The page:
Every year vaccine makers make a new influenza vaccine. They do this every year because influenza viruses change enough so that the vaccine from the previous year might not protect against the current year’s circulating strains.
To determine which influenza strains to put into these yearly vaccines, researchers at the Centers for Disease Control and Prevention (CDC) try to predict the strains that will be circulating in North America by examining those that are circulating in South America. Usually, they’re right. This year, they weren’t. Shortly after influenza viruses entered the U.S. in 2014, the predominant strain, H3N2, started to mutate, or drift. As a consequence, about two thirds of the H3N2 strains in circulation had drifted far enough away from the H3N2 in the vaccine that it no longer protected against disease. The result was that only about 23 percent of Americans who received the influenza vaccine in 2014 were protected against disease (B. Dennis, “CDC: Flu Vaccine Only 23 Percent Effective This Season, But Still Better than Nothing,” Washington Post, January 15, 2015).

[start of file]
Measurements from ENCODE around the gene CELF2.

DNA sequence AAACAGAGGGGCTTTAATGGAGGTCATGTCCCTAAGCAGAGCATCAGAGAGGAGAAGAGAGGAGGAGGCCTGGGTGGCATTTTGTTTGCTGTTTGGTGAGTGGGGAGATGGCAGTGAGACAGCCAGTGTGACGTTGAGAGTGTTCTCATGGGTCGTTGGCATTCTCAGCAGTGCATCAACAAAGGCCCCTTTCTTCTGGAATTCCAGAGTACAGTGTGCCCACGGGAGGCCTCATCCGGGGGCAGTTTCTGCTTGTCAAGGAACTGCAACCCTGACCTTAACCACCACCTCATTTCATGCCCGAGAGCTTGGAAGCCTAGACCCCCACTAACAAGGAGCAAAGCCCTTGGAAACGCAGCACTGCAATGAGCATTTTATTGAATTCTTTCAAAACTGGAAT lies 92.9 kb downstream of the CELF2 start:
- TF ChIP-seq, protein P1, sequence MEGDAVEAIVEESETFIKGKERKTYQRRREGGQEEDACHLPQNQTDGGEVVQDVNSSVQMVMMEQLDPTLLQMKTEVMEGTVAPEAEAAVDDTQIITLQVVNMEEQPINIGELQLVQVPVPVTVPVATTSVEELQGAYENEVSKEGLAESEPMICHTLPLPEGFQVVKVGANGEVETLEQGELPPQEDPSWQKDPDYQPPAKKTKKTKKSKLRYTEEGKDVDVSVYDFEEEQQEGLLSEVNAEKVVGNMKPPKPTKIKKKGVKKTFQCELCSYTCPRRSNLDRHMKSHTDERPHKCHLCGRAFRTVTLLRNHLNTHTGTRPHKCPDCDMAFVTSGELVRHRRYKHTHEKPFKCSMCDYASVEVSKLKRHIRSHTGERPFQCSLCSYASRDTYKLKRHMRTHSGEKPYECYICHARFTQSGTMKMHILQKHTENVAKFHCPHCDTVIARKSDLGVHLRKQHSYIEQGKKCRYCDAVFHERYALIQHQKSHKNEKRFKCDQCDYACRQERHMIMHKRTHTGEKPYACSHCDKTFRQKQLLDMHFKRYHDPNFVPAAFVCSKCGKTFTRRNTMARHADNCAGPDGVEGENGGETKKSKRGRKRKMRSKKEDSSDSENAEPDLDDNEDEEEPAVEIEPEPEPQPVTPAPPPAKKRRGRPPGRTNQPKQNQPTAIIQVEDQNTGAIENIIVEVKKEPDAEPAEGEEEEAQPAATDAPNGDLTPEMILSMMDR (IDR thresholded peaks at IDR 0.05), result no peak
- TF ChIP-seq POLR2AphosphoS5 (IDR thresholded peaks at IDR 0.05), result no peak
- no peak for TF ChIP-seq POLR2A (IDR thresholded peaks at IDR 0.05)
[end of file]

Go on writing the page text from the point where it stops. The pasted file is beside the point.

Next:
To determine the level of protection, the CDC studied 2,321 children and adults who visited doctors in five different states: Michigan, Pennsylvania, Texas, Washington and Wisconsin. Vaccine effectiveness in children 6-17 months of age was 26 percent. Protection was even worse in adults; only 12 percent among those 18-49 years of age, and 14 percent of those older than 50 years of age were protected by vaccine.
Despite these woeful numbers, the CDC continues to recommend the influenza vaccine for two reasons. First, 23 percent efficacy afforded by vaccination is better than the 0 percent efficacy afforded by not getting a vaccine. Second, the CDC estimates that even a vaccine that is only 10 percent effective will prevent about 13,000 hospitalizations in older adults over the course of an influenza season.
It is likely that next year’s influenza vaccine will include this drifted H3N2 strain.